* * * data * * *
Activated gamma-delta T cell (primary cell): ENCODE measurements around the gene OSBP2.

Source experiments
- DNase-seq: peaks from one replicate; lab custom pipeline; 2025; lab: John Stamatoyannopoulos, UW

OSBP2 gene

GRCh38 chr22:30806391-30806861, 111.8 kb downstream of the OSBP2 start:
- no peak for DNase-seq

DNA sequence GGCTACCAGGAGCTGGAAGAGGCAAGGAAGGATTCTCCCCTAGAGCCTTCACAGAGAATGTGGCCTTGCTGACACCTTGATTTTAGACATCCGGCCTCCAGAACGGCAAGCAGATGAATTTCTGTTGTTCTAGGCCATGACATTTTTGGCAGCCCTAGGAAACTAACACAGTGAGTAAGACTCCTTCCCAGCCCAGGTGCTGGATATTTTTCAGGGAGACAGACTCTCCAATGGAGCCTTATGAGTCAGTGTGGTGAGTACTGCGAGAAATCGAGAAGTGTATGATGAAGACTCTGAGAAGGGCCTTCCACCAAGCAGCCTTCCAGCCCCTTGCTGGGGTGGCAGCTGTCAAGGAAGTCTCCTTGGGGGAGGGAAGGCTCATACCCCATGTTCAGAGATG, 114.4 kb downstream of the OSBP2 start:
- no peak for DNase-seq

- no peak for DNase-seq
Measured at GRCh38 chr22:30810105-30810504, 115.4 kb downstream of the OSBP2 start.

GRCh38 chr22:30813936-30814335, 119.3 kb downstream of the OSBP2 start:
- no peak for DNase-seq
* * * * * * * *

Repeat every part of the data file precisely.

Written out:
Activated gamma-delta T cell (primary cell): ENCODE measurements around the gene OSBP2.

Source experiments
- DNase-seq: peaks from one replicate; lab custom pipeline; 2025; lab: John Stamatoyannopoulos, UW

OSBP2 gene

GRCh38 chr22:30806391-30806861, 111.8 kb downstream of the OSBP2 start:
- no peak for DNase-seq

DNA sequence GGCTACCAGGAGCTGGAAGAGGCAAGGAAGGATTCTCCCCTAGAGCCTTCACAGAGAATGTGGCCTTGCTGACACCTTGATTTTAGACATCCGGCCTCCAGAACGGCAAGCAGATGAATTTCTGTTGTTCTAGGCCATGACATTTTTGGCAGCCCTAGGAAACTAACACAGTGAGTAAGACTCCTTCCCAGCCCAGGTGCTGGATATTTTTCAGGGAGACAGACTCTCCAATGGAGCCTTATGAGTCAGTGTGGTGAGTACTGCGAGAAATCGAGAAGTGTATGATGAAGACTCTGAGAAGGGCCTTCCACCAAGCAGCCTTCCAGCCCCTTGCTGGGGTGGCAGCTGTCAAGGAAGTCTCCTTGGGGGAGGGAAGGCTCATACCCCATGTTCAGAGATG, 114.4 kb downstream of the OSBP2 start:
- no peak for DNase-seq

- no peak for DNase-seq
Measured at GRCh38 chr22:30810105-30810504, 115.4 kb downstream of the OSBP2 start.

GRCh38 chr22:30813936-30814335, 119.3 kb downstream of the OSBP2 start:
- no peak for DNase-seq